It’s been an interesting week and I have felt challenged by my reading and interactions with colleagues in my university studies. I am someone who is fortunate enough to be very metacognitive in my own learning. I am always conscious of my thoughts and thought-processes, and how I am interacting with academic stimuli. I can’t say that I have always been like this but when I studied educational psychology, in first year of my bachelor degrees, I learned a lot about constructivism and metacognition, how the brain works and how it develops. It was this knowledge that drove me to understand my own learning processes at a much deeper level. That course changed my life, and many learning experiences have continued to effect me profoundly since. What kind of learning experience are most effective? Meaningful learning experiences.
Reading Howland, Jonassen and Marra (2012), a lot resonated with me about the dimensions of meaningful learning that are identified. The authors share the figure below to outline the characteristics of meaningful learning. As a teacher in the 21st century, I have become more and more conscious of providing students with learning experiences that are authentic and ‘real-world’ relevant to them. I believe this falls under the ‘Active’ part of these characteristics because the real-world relevance of content and activities is observable to students. I guess its like the saying: “Seeing is believing”. If students see the relevancy of something they are learning in the real world, then they are engaging in a meaningful learning experience.
So, where does technology fit in with this idea of meaningful learning? Howard, Jonassen and Marra (2012) say this: “Technologies need to engage learners in articulating and representing their understanding, not that of teachers.” (p. 4). That’s it! There is always so much debate about how to appropriately integrate technology with schools and classrooms, however, now is the time to ensure you are knowledgable and skilled when it comes to engaging learners in utilising ICT and be prepared to let go of the reigns a little bit more.
How I make learning experiences meaningful?
Active (manipulative/observant) – I like to get my students to manipulate their understanding of a topic and recreate/re-represent it in another form to show the depth of their understanding. For example, the demonstrate their knowledge of orchestral instruments, I have gotten them to rewrite the information in the form of a first person introduction. This category of meaningful learning is similar to constructive in a way.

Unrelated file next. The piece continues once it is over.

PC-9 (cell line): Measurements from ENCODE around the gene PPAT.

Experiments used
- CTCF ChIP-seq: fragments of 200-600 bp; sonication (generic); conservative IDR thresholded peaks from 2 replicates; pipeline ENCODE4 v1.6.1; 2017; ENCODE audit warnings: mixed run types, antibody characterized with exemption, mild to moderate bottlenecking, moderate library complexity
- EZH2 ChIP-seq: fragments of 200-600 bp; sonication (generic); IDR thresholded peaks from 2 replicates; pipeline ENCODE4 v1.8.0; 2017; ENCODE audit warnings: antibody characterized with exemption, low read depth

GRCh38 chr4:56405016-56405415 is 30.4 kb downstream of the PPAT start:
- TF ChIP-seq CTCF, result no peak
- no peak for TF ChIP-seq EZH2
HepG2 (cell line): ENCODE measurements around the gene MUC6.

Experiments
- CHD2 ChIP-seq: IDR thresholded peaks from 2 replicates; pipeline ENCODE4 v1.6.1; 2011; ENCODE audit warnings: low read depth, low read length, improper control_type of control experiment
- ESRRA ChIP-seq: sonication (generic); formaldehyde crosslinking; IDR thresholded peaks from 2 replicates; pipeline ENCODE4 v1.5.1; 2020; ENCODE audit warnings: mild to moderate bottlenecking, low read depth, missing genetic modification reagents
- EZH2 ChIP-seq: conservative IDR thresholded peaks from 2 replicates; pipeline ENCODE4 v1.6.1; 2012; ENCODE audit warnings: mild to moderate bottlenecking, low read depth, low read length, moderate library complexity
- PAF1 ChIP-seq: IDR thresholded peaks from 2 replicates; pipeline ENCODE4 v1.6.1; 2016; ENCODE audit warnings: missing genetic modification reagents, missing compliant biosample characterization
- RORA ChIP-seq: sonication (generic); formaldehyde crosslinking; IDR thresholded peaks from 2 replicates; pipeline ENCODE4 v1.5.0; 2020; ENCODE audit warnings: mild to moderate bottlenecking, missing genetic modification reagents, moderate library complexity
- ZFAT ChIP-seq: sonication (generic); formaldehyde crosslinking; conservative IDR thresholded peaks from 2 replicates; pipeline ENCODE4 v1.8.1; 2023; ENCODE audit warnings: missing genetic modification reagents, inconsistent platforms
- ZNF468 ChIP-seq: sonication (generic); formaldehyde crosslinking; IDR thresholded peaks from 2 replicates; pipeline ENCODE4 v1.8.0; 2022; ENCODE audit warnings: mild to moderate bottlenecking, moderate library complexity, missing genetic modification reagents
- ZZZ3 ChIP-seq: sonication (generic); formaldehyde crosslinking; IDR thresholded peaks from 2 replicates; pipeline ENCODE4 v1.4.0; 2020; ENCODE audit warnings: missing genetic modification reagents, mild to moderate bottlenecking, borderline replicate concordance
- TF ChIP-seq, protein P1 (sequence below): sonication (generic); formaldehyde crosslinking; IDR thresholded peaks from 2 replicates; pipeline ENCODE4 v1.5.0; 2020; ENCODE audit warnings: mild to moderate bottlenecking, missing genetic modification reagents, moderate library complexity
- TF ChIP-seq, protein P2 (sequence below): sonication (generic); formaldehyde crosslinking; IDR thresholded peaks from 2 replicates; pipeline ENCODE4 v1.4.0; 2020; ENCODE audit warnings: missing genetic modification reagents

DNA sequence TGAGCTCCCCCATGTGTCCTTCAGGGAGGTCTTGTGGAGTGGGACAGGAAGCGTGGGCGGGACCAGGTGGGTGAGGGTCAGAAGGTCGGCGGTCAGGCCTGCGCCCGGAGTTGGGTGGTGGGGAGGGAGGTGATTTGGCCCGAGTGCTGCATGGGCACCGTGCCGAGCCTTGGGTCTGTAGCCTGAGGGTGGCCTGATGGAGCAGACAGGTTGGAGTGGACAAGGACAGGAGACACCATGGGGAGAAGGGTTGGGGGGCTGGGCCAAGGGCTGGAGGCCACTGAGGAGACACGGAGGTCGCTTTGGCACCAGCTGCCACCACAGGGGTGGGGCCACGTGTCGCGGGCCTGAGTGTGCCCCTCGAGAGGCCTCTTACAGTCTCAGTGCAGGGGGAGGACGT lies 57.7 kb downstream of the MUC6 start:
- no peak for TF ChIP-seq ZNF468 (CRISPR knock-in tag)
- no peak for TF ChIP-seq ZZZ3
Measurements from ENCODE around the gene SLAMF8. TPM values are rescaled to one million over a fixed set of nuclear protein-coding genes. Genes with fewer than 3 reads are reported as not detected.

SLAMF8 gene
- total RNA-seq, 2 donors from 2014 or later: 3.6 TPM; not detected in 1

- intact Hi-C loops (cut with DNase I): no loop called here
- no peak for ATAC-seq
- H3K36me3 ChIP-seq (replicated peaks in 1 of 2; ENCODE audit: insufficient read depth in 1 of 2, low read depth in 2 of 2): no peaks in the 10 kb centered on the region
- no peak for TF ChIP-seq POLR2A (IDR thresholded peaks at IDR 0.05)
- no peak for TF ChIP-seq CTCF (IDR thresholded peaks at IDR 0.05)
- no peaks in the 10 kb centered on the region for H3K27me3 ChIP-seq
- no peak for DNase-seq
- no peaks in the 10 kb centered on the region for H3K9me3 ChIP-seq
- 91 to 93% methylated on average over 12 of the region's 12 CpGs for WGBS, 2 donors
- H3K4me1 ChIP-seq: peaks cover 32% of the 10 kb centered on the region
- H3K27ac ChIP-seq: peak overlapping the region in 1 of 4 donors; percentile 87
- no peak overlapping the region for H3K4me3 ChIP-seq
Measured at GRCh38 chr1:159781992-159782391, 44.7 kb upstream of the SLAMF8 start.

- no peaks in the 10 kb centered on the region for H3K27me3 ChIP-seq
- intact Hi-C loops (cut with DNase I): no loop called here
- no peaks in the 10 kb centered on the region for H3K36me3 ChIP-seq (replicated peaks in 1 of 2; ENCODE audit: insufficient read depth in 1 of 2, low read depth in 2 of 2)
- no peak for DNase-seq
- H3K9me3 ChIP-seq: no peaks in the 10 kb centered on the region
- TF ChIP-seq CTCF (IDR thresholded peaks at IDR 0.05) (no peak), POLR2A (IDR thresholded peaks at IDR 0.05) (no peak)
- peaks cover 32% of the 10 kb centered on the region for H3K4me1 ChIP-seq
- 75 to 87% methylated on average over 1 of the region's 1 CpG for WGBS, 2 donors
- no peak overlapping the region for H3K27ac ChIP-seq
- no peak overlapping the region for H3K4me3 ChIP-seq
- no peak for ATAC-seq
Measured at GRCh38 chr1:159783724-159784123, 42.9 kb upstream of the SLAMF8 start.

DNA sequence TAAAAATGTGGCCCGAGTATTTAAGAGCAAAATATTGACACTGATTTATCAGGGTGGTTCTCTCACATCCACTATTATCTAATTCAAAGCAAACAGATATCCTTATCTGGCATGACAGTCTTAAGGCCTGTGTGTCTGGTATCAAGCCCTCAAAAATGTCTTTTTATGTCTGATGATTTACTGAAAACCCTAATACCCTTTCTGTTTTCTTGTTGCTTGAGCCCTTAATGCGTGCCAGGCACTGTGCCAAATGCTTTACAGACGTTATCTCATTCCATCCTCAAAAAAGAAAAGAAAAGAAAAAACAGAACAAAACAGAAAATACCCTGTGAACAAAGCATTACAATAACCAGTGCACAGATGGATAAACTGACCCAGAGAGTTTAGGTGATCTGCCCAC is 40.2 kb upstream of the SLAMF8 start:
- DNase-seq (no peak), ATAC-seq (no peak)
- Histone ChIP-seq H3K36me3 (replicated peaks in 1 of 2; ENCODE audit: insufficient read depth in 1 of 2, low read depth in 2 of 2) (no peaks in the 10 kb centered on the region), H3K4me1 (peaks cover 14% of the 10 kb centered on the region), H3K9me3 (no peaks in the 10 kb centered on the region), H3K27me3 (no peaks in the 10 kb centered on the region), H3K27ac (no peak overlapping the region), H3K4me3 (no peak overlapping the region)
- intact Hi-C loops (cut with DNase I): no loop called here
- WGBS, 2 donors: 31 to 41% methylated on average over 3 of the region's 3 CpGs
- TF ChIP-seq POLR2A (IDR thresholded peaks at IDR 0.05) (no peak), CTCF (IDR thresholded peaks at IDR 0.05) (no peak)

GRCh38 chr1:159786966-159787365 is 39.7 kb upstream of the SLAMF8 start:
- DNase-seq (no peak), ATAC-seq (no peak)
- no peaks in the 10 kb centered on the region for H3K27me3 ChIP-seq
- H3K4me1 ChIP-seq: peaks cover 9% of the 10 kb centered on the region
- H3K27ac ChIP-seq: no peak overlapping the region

Constructive (articulative/reflective) – I have always valued time set aside to critically reflect on what I have learned. I always try to encourage my own students to reflect before they begin engaging in a new learning experience and then again afterward so that they can learn to understand their own learning processes and how they learn. In this area, I have encouraged students to keep an eportfolio or diary of SMART goals in order to regularly reflect on their learning, using scaffolded apps like Tools 4 Students.
Cooperative (collaborative/conversational) – The benefit of Google Apps and an LMS like Moodle is that collaboration and conversation online can be easier set up. Students in my classes have frequently used Google docs to write a document together and I have had a lot of experience as a student and teacher with discussion forums. I find that students really do start thinking more critically and deeply in collaborative and conversational environments, inspired by others, and perhaps competing with others.
Authentic (complex/contextualised) – PBL units of work are a fantastic way to create learning experiences that are authentic. In my previous school, all PBL had to be embedded in real-world relevant topics and activities. Their PBL units of work would often culminate in a product that would be entered into a competition or be used in a public showcase. Video products are a great way to disseminate information and have long-lasting physical evidence of the learning.
Intentional (goal directed/regulatory) – having learning outcomes explicitly stated and visible is a great way to help students become goal directed and to encourage them to regulate their learning by checking for outcomes achieved. In online learning, I always try to include outcomes for each section of learning developed.
I will continue to reflect on the model proposed as I seek to always create meaningful learning experiences for those I work with.
Howland, J. L., Jonassen, D. H., & Marra, R. M. (2012). Chapter 1: What is meaningful learning? In Meaningful learning with technology. Upper Saddle River, NJ: Pearson.